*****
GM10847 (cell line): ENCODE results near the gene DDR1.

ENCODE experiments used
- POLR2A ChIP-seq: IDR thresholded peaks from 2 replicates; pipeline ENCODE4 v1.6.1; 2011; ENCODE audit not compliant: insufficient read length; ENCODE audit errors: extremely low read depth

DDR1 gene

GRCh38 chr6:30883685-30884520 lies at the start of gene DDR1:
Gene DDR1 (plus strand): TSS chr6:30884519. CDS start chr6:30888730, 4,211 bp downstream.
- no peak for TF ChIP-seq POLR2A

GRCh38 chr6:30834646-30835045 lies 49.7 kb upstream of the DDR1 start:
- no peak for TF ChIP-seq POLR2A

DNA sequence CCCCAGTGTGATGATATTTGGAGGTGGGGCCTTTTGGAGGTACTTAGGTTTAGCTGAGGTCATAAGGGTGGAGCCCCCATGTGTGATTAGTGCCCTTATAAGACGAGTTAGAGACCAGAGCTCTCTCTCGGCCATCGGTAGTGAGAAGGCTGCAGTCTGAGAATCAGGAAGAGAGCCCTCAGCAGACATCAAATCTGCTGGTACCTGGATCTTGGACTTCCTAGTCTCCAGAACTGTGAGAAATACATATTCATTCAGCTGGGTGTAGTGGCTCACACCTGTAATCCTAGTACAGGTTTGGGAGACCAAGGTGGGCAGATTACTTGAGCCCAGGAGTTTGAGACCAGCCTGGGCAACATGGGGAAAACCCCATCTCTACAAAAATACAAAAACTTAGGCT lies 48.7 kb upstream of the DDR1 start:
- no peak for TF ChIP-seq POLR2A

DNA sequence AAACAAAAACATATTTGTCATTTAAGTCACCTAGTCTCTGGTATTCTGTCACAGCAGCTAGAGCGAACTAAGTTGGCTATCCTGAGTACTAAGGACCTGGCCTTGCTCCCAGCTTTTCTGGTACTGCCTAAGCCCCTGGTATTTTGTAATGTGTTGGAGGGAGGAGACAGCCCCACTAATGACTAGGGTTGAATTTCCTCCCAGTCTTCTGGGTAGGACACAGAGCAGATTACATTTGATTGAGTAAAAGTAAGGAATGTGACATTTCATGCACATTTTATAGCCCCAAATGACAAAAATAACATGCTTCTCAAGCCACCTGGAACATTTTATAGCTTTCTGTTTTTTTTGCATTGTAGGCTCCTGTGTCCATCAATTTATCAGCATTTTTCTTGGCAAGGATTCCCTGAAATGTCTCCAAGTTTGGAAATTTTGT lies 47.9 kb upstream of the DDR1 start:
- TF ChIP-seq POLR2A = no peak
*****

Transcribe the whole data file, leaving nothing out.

GM10847 (cell line): ENCODE results near the gene DDR1.

ENCODE experiments used
- POLR2A ChIP-seq: IDR thresholded peaks from 2 replicates; pipeline ENCODE4 v1.6.1; 2011; ENCODE audit not compliant: insufficient read length; ENCODE audit errors: extremely low read depth

DDR1 gene

GRCh38 chr6:30883685-30884520 lies at the start of gene DDR1:
Gene DDR1 (plus strand): TSS chr6:30884519. CDS start chr6:30888730, 4,211 bp downstream.
- no peak for TF ChIP-seq POLR2A

GRCh38 chr6:30834646-30835045 lies 49.7 kb upstream of the DDR1 start:
- no peak for TF ChIP-seq POLR2A

DNA sequence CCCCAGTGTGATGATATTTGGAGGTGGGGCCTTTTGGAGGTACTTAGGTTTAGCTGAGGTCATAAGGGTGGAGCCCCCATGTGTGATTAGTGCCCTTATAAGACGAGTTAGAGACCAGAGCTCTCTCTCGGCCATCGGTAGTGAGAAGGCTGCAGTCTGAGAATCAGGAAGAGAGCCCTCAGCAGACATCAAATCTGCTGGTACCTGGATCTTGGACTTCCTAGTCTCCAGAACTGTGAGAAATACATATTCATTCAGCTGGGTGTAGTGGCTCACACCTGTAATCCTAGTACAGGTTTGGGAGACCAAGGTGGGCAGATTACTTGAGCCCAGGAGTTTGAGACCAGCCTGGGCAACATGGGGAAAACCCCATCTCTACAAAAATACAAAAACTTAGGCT lies 48.7 kb upstream of the DDR1 start:
- no peak for TF ChIP-seq POLR2A

DNA sequence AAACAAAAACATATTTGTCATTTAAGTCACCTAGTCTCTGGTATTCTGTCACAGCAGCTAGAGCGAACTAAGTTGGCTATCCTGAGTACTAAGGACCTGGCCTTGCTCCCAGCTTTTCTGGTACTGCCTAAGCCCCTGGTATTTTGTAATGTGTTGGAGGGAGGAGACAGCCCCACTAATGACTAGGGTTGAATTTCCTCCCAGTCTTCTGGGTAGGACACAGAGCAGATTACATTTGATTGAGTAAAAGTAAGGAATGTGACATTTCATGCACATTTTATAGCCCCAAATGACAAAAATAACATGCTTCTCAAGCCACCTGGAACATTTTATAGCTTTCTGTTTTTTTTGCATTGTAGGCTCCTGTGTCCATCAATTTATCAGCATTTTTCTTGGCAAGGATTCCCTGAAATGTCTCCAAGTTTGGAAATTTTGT lies 47.9 kb upstream of the DDR1 start:
- TF ChIP-seq POLR2A = no peak